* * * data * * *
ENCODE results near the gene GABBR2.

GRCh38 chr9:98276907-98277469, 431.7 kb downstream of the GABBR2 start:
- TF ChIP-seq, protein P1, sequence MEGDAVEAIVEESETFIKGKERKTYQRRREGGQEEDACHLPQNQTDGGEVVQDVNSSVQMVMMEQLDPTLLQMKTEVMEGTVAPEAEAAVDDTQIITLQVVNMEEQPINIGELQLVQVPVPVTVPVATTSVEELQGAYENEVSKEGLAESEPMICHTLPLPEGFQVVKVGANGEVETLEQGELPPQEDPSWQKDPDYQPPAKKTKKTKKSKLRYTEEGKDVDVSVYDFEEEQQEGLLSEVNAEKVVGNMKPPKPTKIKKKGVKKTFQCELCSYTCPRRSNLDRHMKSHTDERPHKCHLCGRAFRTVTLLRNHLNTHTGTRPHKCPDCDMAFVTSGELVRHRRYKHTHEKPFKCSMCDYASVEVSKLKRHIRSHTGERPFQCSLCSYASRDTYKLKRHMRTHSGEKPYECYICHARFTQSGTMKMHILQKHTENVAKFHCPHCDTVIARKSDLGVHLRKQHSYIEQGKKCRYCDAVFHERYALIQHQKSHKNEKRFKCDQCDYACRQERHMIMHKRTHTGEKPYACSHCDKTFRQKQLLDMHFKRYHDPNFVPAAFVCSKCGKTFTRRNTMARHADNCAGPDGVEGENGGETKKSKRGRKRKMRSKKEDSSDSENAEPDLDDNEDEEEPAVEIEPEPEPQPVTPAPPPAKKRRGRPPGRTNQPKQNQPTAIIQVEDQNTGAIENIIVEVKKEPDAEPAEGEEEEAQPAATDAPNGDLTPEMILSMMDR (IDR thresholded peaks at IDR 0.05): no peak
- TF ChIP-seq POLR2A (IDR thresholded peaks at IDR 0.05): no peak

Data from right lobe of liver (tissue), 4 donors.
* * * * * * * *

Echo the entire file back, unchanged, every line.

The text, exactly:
ENCODE results near the gene GABBR2.

GRCh38 chr9:98276907-98277469, 431.7 kb downstream of the GABBR2 start:
- TF ChIP-seq, protein P1, sequence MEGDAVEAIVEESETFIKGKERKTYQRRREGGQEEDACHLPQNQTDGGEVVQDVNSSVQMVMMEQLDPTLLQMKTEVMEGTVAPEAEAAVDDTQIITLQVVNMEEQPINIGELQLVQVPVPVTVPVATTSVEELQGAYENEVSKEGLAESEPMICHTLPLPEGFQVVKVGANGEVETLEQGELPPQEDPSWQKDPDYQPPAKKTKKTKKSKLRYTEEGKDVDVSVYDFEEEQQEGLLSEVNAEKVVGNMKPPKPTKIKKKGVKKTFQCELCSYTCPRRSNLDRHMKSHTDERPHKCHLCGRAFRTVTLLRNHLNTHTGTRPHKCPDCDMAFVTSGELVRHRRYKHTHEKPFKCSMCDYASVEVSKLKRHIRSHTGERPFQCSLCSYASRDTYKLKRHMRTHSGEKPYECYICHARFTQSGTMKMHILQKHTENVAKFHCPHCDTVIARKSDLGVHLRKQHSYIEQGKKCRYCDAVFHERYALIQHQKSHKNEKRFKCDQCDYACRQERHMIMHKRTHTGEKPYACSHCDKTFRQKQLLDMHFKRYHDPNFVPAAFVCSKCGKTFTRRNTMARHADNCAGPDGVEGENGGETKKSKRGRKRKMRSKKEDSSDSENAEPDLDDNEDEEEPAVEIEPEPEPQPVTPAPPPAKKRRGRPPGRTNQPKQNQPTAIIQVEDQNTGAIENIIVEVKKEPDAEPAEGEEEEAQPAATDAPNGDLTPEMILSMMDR (IDR thresholded peaks at IDR 0.05): no peak
- TF ChIP-seq POLR2A (IDR thresholded peaks at IDR 0.05): no peak

Data from right lobe of liver (tissue), 4 donors.